[Guest post] Creating Mauritian games for Google Play

Hello everyone!

Some days back, when Vipin got in touch with me to share links to his Android games he created himself, I had absolutely no idea that he was an architect by profession, not a programmer! I was totally amazed at his work and the effort invested in order to create these games while taking great care in giving a Mauritian touch. And everything is hand-drawned from scratch!In his games, you can run through sugarcane fields, jump on buses, walk through a busy market, fight with the big boss wearing a savate dodo. On top of that, the background music totally makes you get immersed in the Mauritian context. So, I requested him to write a blog post and briefly go through the steps necessary to create a game and you will see that this isn’t so simple.

I now end my editorial part. This said, I totally recommend you to read his guest post and give his games a try (if you are on Android).



The video adverts

Game 1 : Drawn Adventures (Get on Google play, View on Youtube)

Game 2 : Dodge Bazaar (Get on Google play, View on Youtube)



With the release of my latest game, Dodge Bazaar, I would like to share with you how I actually create video games. I make games (under the aegis of Vipin Games) not any kind of games, Mauritian games. First a little bit of background:

My name is Vipin Dhunnoo, Architect by trade but started having an interest in making game at university. I have been playing video games since a young age and the thought of making them have always lingered. For my time at university, I started researching ways I could use the interactivity video games offered to the field of architecture. I always believe that the best way to understand something is by actually making it. So i jumped into the wagon and taught myself how to create games.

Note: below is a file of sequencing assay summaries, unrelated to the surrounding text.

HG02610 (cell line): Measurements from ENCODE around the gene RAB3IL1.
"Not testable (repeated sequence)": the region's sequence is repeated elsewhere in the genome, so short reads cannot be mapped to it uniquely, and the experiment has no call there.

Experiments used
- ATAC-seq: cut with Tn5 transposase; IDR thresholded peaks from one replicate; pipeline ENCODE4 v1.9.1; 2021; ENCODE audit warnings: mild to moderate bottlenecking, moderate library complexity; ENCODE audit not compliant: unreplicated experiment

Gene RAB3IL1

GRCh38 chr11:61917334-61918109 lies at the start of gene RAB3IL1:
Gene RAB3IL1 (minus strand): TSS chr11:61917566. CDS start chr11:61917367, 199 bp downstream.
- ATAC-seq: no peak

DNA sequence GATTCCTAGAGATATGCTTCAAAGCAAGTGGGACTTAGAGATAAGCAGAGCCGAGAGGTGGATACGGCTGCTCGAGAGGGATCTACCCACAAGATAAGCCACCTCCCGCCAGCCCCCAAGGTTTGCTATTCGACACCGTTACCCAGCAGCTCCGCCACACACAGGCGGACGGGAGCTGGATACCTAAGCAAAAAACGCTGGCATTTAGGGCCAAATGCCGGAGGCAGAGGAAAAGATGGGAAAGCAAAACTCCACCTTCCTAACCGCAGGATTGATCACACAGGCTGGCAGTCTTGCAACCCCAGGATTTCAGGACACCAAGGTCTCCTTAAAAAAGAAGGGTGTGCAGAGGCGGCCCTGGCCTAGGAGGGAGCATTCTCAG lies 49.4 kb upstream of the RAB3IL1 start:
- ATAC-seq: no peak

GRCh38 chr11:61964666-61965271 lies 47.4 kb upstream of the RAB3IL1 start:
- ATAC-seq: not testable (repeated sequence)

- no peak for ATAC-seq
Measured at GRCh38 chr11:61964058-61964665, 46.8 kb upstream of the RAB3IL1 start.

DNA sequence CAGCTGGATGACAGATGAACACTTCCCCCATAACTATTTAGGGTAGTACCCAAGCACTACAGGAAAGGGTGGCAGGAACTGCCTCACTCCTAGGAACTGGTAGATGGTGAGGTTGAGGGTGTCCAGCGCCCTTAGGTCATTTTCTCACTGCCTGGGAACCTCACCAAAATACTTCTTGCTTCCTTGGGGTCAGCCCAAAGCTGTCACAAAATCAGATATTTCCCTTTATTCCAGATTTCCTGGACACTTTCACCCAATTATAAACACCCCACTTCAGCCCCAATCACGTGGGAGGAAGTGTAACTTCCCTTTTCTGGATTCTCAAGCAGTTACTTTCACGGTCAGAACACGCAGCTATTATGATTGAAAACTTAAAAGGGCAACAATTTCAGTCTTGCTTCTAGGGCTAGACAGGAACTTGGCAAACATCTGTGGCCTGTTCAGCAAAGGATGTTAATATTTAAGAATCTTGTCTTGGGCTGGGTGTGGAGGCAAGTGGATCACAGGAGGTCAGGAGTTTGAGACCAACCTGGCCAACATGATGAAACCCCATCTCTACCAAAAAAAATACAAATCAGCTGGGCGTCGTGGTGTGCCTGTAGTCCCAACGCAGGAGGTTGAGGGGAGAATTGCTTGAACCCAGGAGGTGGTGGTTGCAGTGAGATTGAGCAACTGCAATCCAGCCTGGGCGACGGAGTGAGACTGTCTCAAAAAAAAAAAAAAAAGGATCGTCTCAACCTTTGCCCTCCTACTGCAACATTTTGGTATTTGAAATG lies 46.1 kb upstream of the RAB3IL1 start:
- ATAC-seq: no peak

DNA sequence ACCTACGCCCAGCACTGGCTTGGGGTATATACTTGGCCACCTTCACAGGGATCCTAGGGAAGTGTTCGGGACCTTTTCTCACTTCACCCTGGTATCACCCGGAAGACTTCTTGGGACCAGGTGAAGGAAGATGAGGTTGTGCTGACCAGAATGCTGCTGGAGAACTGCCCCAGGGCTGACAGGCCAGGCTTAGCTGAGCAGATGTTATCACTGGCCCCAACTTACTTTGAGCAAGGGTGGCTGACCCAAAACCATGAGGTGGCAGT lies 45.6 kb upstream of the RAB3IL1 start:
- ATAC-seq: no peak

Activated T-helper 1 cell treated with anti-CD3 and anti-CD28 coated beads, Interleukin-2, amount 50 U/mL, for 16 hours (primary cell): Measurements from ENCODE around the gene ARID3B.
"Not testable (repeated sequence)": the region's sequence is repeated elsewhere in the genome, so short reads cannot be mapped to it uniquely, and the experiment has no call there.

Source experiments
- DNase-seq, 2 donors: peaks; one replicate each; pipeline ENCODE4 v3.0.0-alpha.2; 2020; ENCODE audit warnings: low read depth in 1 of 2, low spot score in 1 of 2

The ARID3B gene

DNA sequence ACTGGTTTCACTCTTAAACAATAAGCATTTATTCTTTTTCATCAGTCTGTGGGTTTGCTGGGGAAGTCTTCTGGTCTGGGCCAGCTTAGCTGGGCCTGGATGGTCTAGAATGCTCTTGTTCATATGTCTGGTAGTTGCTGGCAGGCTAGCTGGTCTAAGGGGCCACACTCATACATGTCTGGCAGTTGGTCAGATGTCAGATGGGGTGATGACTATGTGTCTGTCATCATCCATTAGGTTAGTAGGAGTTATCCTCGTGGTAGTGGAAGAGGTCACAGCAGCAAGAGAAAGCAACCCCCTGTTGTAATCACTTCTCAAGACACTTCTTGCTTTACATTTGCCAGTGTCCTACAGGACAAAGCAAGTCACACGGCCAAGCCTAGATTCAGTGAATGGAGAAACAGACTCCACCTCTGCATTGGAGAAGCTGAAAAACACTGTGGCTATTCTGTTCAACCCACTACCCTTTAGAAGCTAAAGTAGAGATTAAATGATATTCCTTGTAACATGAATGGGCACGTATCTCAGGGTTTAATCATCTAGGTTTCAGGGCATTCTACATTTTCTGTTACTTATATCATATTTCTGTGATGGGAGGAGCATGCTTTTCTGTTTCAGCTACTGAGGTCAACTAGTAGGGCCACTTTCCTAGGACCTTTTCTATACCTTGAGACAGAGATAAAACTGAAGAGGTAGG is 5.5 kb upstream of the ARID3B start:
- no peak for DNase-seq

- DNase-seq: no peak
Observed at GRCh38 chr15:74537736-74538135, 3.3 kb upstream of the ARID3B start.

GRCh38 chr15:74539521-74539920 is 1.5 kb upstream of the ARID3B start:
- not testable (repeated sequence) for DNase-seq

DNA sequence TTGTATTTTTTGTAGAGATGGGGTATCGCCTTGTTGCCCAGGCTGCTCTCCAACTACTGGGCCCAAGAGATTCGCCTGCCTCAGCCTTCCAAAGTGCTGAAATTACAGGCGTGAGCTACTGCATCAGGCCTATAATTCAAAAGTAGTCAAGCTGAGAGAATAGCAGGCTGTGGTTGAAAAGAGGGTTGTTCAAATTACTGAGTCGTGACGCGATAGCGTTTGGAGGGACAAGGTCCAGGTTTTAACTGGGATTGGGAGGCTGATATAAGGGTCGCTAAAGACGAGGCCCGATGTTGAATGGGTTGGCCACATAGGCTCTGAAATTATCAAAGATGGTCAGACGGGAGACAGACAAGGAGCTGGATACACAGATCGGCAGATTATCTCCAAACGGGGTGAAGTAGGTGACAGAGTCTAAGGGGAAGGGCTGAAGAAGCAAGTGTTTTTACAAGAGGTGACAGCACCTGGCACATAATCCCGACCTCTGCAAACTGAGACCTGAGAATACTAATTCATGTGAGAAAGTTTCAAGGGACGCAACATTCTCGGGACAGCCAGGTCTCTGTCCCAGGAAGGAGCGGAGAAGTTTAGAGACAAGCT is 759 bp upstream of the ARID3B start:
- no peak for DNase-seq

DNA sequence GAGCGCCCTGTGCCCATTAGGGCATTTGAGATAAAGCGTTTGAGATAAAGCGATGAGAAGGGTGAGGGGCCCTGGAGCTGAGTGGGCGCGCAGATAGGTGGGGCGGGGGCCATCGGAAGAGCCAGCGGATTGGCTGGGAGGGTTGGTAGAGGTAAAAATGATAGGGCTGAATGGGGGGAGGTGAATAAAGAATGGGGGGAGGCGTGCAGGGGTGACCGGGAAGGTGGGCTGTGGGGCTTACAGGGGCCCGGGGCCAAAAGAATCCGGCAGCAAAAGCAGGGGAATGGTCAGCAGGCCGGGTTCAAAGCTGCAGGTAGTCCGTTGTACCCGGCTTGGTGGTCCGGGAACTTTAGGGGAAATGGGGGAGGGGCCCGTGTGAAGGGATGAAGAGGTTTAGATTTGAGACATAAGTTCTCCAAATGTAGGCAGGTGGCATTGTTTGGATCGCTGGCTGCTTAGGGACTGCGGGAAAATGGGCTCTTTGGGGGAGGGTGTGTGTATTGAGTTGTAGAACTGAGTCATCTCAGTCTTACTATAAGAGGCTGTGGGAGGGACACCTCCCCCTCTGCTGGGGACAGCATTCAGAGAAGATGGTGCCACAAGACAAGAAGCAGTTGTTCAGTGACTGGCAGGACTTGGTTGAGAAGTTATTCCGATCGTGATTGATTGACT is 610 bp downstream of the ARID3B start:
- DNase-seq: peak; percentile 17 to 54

Disclaimer, I am not a programmer! I am a designer but being self taught, i began to understand the logic behind coding and started adapting them to create environments, and move my characters.

Concept- Sketch, sketch and more sketches

My first game, Tizan’s Trek was completed by the end of 2014 and released early 2015. That, after nearly two years of work. I named the game after the folk character every Mauritian knows (well i do hope so) and he is someone everyone can relate to. My second game, Drawn Adventures, is a continuation of the first game but 2D and stylised to have a unique approach to the Mario style platformer. The last one, is based on a popular game style, the endless runner game and features a little girl this time around.

Early on, I wanted to depict the typical Mauritian: T-Shirt, shorts, and of course our beloved ‘Savatte Dodo’. The environment was a no brainer, I picked a journey Mauritians are accustomed with: villages, bazaars, seaside etc. The main theme for all my games is the typical Mauritian setting.

Prior to making a game, a main concept has to be designed. This is a crucial step for all of my games as this allowed me to understand the direction i was taking. Pictures of the scenes I wanted to use ingame were taken. Sketches of the character from all angles were drawn. Sounds and music recorded.Then when i was happy with the preliminary contents, went to start designing the 3D models.

3D Modelling- Getting serious